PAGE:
Every day another financial expert seems to have predicted that the United States will soon enter recession.
Last week saw the largest interest rate increase in 28 years in the Federal Reserve’s effort to combat inflation. As the economy continues to deal with sky-high gas prices, a shaky stock market and ongoing labor shortages, it looks like we are going to see a decline in economic activity with rising unemployment, stock market downturns and economic activity. Reduction in wages and benefits.
But here’s the thing, we’re already in a recession, and it’s still unknown, according to Howard Dworkin, CPA and president of Debt.com.
What is a recession?
“Economists define the recession as two consecutive quarters of negative growth – that is, decreasing output and increasing unemployment. There is a problem with that definition: you are not sure if you are in a recession for about six months,” Dworkin says. “We can read tea leaves and make educated guesses, but we can’t confirm that until two quarters are over. By that time, of course, it’s too late to prepare.
So at this time, it is unclear whether we are really in a recession or not, because we don’t know until we have a two-quarter recession, although there has been a decline in gross domestic product (total value of goods and services produced in a given period) in the first quarter of the year.
It is not advisable to start preparing for a possible recession when one finally arrives, but it is better to never be late.
“Preparing for a recession is like preparing for a natural disaster: you do it even when you don’t know exactly what you want. I live in a hurricane country and I buy my supplies before the hurricane season,” says Dvorkin. “When will someone hit me? Hopefully never. But I am not one of those desperate people who struggle to buy last plywood and bottled water the day before the storm.
How to prepare for recession
Even if you do not personally lose your job, money is still tight during a recession. The two best steps you can take immediately are to start saving for an emergency fund and see how you can save money on your daily expenses.
“Always be prepared for the recession,” says Dworkin. “You should always drop a few dollars for an emergency fund. You should always be saving as much as you can on gas, food and clothing. Otherwise, during the recession, you are six months late.
Dvorkin points out that more than 70% of consumers “waste more than $ 50 a month on recurring payments for things they don’t need,” such as subscriptions to unused gym memberships and periodicals. So if you’re paying for a gym that doesn’t go, consider biting and canceling the bullet. (If you’re serious about getting in shape you can always find free exercise programs on YouTube.)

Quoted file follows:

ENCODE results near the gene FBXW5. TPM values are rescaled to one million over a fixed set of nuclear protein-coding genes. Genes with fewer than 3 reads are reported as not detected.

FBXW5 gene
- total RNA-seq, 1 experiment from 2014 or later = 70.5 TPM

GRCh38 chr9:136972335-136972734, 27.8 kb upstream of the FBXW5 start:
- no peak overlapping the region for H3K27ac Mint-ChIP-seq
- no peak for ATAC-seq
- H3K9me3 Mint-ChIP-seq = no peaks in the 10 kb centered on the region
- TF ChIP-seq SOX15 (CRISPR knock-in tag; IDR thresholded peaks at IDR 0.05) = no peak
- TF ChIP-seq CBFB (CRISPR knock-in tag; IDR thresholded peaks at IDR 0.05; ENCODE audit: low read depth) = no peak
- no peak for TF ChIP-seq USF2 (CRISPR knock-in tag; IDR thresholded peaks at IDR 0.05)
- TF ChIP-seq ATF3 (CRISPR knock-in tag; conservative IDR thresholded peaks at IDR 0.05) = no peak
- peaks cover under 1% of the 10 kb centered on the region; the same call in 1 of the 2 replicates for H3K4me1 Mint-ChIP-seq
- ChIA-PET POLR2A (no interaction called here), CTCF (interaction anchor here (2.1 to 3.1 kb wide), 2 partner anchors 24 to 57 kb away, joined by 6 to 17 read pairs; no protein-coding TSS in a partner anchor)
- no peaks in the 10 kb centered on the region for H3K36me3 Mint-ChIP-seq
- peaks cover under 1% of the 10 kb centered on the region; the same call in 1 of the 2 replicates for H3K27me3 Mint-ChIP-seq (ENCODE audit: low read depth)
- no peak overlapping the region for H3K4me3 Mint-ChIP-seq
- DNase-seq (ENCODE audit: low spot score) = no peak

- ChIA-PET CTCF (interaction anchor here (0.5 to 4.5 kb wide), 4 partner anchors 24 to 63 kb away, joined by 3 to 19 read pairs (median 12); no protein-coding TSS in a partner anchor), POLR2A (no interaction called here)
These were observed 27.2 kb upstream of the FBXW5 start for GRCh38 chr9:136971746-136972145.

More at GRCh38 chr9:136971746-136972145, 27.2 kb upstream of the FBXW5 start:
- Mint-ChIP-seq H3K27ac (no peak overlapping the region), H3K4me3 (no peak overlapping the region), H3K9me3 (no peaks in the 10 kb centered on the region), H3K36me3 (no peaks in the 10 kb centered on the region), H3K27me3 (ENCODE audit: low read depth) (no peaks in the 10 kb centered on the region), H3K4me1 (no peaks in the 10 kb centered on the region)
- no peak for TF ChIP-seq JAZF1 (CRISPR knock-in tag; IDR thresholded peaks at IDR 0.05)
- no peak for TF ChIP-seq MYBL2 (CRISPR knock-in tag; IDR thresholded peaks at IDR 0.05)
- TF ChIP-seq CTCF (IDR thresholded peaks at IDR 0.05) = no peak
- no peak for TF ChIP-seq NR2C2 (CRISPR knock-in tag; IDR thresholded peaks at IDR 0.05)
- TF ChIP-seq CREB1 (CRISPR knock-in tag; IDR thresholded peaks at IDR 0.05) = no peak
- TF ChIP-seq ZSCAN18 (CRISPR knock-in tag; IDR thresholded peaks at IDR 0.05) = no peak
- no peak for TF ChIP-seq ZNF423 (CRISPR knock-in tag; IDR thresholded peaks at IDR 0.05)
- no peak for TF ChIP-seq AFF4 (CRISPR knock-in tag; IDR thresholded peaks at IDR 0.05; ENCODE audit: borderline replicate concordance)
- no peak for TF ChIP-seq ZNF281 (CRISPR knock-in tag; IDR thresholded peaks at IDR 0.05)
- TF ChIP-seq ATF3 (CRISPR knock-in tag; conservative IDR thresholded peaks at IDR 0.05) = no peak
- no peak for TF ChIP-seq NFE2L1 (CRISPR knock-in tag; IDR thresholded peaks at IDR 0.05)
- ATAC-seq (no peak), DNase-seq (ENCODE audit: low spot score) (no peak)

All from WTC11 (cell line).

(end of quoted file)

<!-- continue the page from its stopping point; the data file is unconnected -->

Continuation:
There are apps to help people find the cheapest grocery stores and gas prices in their area (most of them are local, though Insert Basket is popular for groceries and TheStreet has found several to help with gasoline.
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But Dworkin said, “There is no shortage of apps that suggest cheap gas or good deals in your local grocery chain. The ‘Killer App’ is a budget app.
“It’s the only app to govern them all – because it saves you money all the time. Whether it’s a free app like Mint or a paid app like YNAB, or using the latest technology offered by your bank or credit union on your website, you can make the math at your monthly cost easier.
One important way is to budget for food, expenses and utilities based on your current salary, how much you want to save, what you can reduce and what not to do, and stick to that budget. Make it through the economic downturn. This is not easy for some people, but a budget app can help even the most unorganized person get their ducks in a row.
“Recommending a budgeting app is like recommending a mayonnaise brand. Some people like craft, others are Hellmans. But they’re both doing the same thing.
How to save money for an emergency fund
Some people don’t have much money at the end of the month or have a clear idea of how much they actually spend and what they spend. That’s where apps like Mint and paying close attention to your credit card bills might actually come in handy.
Some dollars can also be kept constant, adding up over time, month after month. So if you are not a savior much, now is a good time to start.
“Many people get tired of their emergency budgets. They think, ‘I can’t contribute more than a few dollars a week, so what good is that?'” Says Dworkin. Does not happen. In good time, you can extract a small, regular amount, which adds to the time required.
“Don’t start an emergency fund today and wait to use it tomorrow. Start one now so next year it will be for you – and hopefully, you won’t need it for many more years.